Cottage Tip #1

As with any cottage of a certain age, there are a number of quirks that have developed over the years. In the beginning, everything is well-organized or at least planned out and then over time little changes accumulate and it helps to have insider knowledge on how things work, or why things got to be the way they are. I’ve occasionally thought of putting together a “Cottage Book”, a history of our cottage, startup and shutdown procedures, things that are likely to go wrong from time to time and how to fix them. Not sure if and when this fabulous book might make an appearance on the best sellers list, so instead I’m thinking a series of “Cottage Tips” might be more expeditious in terms of sharing my experiences.

Tip #1: The water pump is running, but nobody is using the water.

This is not a good sign, especially if the pump is running frequently and nobody in the cottage is using any water. This is one reason why we turn the pump off when nobody is there. A runaway water pump will burn out sooner or later, and we’re all kind of used to having water on demand, not to mention the cost of replacing the pump. So, what to do? Well, somewhere in the waterline system there is a leak causing he pressure to drop and therefore the pump to kick in. If the leak is inside the cottage, you probably know this already by the water running all over the place. This generally only happens at startup when the lines have not been drained properly and freezing water has burst a pipe. But what if this is mid-summer and things have been fine up to now? Well, if there is no flooding in the cottage, check the area around the pump. Over the years metal pipes have corroded and cracked causing leaks.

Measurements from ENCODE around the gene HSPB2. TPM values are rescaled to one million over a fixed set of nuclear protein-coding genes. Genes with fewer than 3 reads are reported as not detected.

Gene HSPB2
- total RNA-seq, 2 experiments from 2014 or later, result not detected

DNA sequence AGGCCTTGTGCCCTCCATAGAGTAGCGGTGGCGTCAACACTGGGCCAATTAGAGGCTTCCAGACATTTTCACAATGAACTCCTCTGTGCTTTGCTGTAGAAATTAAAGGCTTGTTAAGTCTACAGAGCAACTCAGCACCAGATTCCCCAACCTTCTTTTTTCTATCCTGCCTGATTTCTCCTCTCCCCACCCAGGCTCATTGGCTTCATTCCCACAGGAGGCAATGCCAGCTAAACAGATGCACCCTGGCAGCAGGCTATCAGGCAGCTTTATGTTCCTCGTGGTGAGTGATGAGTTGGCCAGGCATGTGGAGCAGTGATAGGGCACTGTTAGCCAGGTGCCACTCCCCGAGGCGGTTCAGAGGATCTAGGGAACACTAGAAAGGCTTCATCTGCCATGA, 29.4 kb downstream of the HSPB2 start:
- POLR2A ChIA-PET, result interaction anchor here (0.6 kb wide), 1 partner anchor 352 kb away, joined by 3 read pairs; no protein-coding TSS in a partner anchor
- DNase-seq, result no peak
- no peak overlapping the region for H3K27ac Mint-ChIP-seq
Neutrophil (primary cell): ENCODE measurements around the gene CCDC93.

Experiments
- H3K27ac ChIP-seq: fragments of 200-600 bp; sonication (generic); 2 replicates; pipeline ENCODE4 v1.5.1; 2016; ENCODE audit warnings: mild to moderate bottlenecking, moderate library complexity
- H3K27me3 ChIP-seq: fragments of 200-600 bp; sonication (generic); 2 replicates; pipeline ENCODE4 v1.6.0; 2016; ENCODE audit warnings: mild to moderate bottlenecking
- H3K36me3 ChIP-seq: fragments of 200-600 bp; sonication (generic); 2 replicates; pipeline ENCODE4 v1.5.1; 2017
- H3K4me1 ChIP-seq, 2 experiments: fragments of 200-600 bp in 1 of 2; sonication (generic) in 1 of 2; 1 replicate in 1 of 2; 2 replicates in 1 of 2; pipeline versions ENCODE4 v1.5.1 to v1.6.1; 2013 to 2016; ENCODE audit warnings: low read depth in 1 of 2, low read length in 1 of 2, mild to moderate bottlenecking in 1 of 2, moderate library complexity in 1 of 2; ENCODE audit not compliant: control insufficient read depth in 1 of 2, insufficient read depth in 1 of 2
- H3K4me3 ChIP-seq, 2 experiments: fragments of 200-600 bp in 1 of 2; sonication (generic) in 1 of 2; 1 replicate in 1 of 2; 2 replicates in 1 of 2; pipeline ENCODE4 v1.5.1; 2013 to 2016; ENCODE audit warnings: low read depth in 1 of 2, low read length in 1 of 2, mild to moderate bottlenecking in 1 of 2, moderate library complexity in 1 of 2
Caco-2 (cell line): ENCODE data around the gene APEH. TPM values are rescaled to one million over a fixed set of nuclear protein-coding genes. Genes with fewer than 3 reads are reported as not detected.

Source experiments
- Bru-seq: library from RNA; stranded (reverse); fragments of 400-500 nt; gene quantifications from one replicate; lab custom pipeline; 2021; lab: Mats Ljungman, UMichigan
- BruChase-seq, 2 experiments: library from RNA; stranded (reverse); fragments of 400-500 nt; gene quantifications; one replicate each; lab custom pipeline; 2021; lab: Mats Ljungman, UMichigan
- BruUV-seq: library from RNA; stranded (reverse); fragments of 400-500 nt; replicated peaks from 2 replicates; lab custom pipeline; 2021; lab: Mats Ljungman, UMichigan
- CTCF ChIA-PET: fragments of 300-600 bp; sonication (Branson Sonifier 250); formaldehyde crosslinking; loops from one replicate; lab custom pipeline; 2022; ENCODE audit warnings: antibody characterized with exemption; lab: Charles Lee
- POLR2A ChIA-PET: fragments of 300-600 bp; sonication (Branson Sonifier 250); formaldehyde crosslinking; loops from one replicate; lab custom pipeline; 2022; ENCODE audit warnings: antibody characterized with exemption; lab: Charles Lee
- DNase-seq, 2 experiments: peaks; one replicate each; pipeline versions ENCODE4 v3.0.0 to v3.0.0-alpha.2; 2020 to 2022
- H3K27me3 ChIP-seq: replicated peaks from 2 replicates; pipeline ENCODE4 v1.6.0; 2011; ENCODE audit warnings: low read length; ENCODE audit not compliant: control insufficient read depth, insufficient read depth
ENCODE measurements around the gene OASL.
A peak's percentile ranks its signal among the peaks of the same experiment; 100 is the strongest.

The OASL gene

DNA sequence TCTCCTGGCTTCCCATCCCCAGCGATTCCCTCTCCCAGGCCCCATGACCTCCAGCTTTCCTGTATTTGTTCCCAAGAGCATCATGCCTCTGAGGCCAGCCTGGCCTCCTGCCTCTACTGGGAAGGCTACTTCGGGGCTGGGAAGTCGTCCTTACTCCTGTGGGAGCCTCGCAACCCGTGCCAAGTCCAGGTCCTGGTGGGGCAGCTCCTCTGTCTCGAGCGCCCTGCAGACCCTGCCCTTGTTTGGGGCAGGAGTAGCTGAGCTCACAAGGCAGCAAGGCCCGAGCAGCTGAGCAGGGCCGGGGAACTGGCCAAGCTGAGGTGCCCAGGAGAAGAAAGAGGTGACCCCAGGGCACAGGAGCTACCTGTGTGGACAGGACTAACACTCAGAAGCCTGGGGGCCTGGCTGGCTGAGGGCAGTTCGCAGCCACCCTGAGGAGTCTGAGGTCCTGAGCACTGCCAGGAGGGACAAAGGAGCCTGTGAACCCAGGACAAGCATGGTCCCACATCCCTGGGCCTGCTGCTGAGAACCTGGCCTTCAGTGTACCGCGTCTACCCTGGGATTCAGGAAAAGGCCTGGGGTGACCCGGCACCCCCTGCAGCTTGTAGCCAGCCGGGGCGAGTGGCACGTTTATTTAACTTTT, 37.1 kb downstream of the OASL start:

No leaks here either? Hmmm, more investigation required. The next most likely culprit is the intake line and foot valve. I’d check the foot valve 1st. This little brass valve at the end of the intake line has a little spring-loaded plunger that keeps the water from draining out of the intake line when the pump is not running. When the pump runs, the valve opens and allows the water to enter. The part that is not too visible is the rubber O-ring on the plunger. Over time, it can get cracked and worn out and start leaking. In some cases, it can break and just “disappear” as it did this year (2013). There are spare O-rings in the shop and it’s a simple job to take the foot valve apart and replace the ring.

First close the valve to the house, just to avoid draining the whole system. Unplug the pump, and drain the pressure off using the hose at the pump. Take the foot valve off the line, remove the plunger, replace the O-ring, re-assemble and re-prime the intake line and plug-in the pump to re-pressurize the line. When the pump stops and the line is fully pressurized, have a look at the foot valve and ensure there is no water spraying out and it’s not making any hissing sounds, which would indicate that it’s still leaking. Assuming all is good, replace the foot valve screen, and take the end of the line back out into the deep water straight out from the dock. Easy eh? Oh yeah, don’t forget to open the valve to the house so you can enjoy the fruits of your labour.

Not the foot valve? Check the rest of the intake line to the pump, and then check the line between the pump and the house, then look around under the house for leaks. Still can’t find the problem? You have a real mystery on your hands. Keep looking, something will turn up sooner or later.

 

 

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